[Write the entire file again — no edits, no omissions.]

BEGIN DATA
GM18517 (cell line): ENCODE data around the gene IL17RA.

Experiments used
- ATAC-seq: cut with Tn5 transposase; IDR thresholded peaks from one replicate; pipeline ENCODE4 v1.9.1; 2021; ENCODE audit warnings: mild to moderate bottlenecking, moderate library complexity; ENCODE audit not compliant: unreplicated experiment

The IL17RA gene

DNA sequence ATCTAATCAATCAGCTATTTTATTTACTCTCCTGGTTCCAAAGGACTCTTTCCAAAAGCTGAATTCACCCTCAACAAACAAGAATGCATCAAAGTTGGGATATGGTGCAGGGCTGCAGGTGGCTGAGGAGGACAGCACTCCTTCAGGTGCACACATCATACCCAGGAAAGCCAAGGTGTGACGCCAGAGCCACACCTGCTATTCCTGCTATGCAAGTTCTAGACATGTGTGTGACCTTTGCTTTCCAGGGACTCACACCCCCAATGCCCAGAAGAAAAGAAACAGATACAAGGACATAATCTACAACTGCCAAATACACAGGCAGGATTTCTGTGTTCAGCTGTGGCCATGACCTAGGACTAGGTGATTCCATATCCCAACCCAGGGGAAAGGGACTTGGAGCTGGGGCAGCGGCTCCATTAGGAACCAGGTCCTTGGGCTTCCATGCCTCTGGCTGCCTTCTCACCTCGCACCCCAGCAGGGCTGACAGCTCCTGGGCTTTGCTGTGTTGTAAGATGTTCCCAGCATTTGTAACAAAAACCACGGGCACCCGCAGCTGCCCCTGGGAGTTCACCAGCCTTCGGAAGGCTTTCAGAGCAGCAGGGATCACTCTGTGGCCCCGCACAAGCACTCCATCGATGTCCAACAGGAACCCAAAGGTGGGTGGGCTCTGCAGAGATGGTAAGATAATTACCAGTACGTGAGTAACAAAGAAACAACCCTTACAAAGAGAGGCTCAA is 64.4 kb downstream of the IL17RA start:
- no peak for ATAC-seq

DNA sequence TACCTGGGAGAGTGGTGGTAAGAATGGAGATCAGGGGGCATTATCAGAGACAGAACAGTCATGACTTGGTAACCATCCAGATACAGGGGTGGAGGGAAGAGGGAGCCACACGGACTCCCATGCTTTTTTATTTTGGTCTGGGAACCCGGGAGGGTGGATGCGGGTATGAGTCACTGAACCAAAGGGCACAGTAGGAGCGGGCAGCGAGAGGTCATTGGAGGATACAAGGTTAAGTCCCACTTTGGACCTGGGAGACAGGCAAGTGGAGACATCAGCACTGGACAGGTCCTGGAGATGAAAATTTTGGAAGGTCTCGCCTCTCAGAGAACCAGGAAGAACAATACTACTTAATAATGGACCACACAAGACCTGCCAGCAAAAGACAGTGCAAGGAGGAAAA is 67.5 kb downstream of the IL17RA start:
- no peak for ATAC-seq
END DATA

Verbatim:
GM18517 (cell line): ENCODE data around the gene IL17RA.

Experiments used
- ATAC-seq: cut with Tn5 transposase; IDR thresholded peaks from one replicate; pipeline ENCODE4 v1.9.1; 2021; ENCODE audit warnings: mild to moderate bottlenecking, moderate library complexity; ENCODE audit not compliant: unreplicated experiment

The IL17RA gene

DNA sequence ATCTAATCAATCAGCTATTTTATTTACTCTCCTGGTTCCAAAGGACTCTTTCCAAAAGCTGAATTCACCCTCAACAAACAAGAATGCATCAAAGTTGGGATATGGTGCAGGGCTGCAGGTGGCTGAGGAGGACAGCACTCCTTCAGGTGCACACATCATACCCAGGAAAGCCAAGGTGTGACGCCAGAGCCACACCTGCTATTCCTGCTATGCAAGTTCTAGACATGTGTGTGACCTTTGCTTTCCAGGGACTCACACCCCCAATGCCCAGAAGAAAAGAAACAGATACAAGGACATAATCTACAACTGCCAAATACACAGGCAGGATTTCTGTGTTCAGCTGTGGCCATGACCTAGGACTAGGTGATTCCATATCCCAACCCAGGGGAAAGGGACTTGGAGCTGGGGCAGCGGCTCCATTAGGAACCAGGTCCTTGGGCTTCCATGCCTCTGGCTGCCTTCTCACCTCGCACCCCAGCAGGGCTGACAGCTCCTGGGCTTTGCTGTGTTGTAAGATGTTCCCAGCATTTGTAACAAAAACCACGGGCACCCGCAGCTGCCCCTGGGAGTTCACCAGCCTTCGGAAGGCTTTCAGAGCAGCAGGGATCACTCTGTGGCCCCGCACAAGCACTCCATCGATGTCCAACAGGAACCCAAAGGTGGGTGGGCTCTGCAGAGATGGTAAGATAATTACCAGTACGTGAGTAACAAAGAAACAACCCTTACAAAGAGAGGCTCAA is 64.4 kb downstream of the IL17RA start:
- no peak for ATAC-seq

DNA sequence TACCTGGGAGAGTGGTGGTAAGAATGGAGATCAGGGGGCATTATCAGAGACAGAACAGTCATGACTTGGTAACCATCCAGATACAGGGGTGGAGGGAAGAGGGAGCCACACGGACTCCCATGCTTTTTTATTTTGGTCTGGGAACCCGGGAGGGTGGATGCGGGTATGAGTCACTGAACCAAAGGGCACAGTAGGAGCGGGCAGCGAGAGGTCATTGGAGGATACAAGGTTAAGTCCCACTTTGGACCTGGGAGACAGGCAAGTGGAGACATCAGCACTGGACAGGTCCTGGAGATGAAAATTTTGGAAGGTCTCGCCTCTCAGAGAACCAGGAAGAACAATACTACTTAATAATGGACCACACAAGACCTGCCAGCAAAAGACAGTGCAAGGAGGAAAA is 67.5 kb downstream of the IL17RA start:
- no peak for ATAC-seq